The Importance of NVOs in Global Trade
During some down time at TPM, the premier conference for global logistics, SEKO’s Chief Commercial Officer, Global, Brian Bourke, sat down with Tony Barnes, Chief Commercial Officer, Americas, and Chris Capodanno, Vice President of Product Development and Strategic Client Solutions, to discuss the importance of non-vessel-operating common carriers (NVOs) in global trade in 2023, and the role SEKO plays in delivering success for its clients. Take a look!
Brian: So, let’s get started. Tony and Chris, can you give us an overview of the current landscape of NVOs?
Tony: With the market the way it is right now, we can foresee rates coming down to a more manageable level. However, it remains to be seen to what extent the rates can go further down and to what extent there will be a peak in rates if there are any unforeseen events, such as a strike at the ports or somewhere in the logistics industry.
Chris: I agree with Tony – the current market remains unpredictable. While we do foresee lower rates, it’s impossible to know how long those rates will stay low and if they will rise sharply at some point this year.
Brian: Why should shippers consider working with an NVO versus a direct carrier?
Tony: An NVO can help get your goods around the world quickly and at the right price. We are also able to be flexible and have the ability to pivot quickly if need be. Most traditional companies shipping products don’t have their own logistics departments. And if they do, they might not have the expertise needed to work with carriers directly. Because NVOs can handle not only the port to port but the inland moves if something's moving from ocean to air freight, making them an ideal choice for shippers.
Chris: NVOs are also able to navigate complex and changing customs requirements. With changing regulations and free trade zones, our clients aren’t able to keep track of everything and focus on selling their products. We are able to navigate customs with expertise, and work to save our clients as much duty as possible along the way. Being nimble in this industry is the name of the game, and NVOs can do that.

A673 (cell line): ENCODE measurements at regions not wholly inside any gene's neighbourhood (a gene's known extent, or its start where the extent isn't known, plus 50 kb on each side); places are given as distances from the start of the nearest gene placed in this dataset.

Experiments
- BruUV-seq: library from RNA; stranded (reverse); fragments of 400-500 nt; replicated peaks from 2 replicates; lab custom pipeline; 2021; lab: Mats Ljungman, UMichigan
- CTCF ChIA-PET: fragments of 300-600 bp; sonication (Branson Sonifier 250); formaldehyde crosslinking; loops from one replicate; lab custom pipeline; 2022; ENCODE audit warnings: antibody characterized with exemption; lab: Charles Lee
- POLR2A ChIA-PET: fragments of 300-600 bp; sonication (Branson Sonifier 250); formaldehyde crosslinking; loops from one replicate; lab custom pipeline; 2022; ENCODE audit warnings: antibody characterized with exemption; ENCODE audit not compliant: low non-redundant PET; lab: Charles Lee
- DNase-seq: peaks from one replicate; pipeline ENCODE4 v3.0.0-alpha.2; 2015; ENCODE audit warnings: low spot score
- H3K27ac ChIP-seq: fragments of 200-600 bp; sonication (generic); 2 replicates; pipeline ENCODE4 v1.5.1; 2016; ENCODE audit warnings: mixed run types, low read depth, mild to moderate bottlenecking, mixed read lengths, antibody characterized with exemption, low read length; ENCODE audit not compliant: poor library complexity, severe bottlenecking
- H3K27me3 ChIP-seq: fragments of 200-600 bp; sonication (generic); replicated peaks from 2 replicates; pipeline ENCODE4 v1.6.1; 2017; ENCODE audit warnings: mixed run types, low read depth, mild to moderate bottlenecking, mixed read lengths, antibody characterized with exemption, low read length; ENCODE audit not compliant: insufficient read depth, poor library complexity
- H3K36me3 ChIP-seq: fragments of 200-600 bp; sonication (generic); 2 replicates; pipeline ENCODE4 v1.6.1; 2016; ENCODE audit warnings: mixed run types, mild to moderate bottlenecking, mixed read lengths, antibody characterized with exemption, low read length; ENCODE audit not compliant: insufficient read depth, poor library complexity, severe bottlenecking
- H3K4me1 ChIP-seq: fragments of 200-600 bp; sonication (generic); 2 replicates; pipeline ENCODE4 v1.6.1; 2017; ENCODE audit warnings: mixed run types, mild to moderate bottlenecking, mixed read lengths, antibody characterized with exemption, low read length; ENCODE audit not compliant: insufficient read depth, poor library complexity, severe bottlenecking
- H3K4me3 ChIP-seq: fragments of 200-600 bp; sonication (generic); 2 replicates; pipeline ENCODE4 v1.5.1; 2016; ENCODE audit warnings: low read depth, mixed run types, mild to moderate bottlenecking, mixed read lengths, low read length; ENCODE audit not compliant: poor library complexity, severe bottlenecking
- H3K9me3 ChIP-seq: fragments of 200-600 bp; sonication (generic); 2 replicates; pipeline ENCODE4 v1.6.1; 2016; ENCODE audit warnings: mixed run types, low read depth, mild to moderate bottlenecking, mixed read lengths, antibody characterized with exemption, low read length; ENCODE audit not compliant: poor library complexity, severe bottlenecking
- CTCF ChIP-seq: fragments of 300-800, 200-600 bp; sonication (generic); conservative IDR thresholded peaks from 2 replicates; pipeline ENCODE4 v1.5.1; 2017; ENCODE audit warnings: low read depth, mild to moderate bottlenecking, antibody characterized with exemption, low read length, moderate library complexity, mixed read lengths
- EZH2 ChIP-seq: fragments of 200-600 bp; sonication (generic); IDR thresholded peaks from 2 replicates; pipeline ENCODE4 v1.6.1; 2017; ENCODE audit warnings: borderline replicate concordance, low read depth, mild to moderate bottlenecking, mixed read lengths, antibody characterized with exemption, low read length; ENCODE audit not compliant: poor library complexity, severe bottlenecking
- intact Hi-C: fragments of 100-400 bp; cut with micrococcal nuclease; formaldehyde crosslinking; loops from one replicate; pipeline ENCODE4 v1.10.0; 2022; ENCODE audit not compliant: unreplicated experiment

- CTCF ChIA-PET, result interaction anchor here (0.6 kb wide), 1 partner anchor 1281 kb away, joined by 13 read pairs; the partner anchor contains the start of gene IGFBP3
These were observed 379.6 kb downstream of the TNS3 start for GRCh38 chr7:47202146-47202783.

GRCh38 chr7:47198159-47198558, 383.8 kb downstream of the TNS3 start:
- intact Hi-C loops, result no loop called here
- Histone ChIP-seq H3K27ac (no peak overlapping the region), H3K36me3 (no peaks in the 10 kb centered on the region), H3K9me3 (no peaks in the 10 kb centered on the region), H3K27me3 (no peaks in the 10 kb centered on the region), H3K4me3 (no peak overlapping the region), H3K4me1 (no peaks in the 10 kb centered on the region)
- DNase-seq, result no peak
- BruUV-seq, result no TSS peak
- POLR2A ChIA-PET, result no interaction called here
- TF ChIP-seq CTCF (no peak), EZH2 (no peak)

Brian: What value do NVOs bring to global fulfillment channels/supply chains that is otherwise unmet by alternative options (i.e., directly working with a carrier)?
Tony: This year is going to be all about flexibility and the ability to pivot quickly. Carriers have a lot of control over the market, and NVOs are able adapt to any changes the carriers make to their schedules, or any disruptions they experience, because NVOs can purchase space on any number of carriers. When working with one carrier directly, you lose a lot of the ability to pivot should they change things up. It’s much more efficient to work with an NVO because of our ability to remain flexible and adapt quickly.
Brian: How can an NVO help shippers be more flexible with their growth?
Chris: An NVO like SEKO, which is a 3PL provider, can pivot quickly – even when it comes to ocean freight. Shippers have been able to grow with us because we can provide ocean, air, and trucking logistics services. You may need origin services, you may need some trucking, you may need kitting, and we can do all of that.
Brian: Can you provide some examples of the kinds of cost-savings that NVOs/SEKO provides to clients/shippers?
Chris: From a pure ocean contracting standpoint, we're doing a lot of diving in, which is the ability to instantaneously offer short-term rates to our clients biweekly, monthly, quarterly. That means that you get a rate in your inbox for your specific needs and you can make smart decisions with wherever the market is at that time. In addition, we also can also offer fixed rates on annual contracts if long-term budgeting is important. We are even doing indexing for some clients. With all those options, we ensure shippers know that working with SEKO will allow them to stay within their budgets, and save money wherever feasible.
Brian: How does SEKO differentiate itself from other NVOs?
Chris: SEKO works really well with B2B shipments. We have so many customers that have had labor issues or problems with over inventory that their distribution centers just can't handle it. SEKO can come in, take a container, break it down, palletize, sort and seg it and deliver it to one of their 500 store formats for them. Our services relieve their distribution centers of inventory and labor problems and we're able to react quickly.
Tony: SEKO goes further with the innovation around ocean that shippers are looking for. There are thousands of NVOCCs you can use that are all kind of the same price. Service is different, but what are they bringing when you got a problem or coming up with different ways about what might happen tomorrow? SEKO has a truly global team and we are on the ground at the busiest ports – in Asia, the U.S. and elsewhere. We’re on the ground to manage shipments at origin, and also at destination, which is just one other aspect that allows SEKO to be truly flexible in this business.
Brian: Thank you both for your insights on NVOs in the current market, and SEKO specifically. The biggest takeaway for me is that SEKO is flexible – and that is crucial in today’s financial and logistics market. The ability to be nimble and pivot quickly is how we can provide the best options to our clients, and it’s great to hear from you both exactly how we are doing that.
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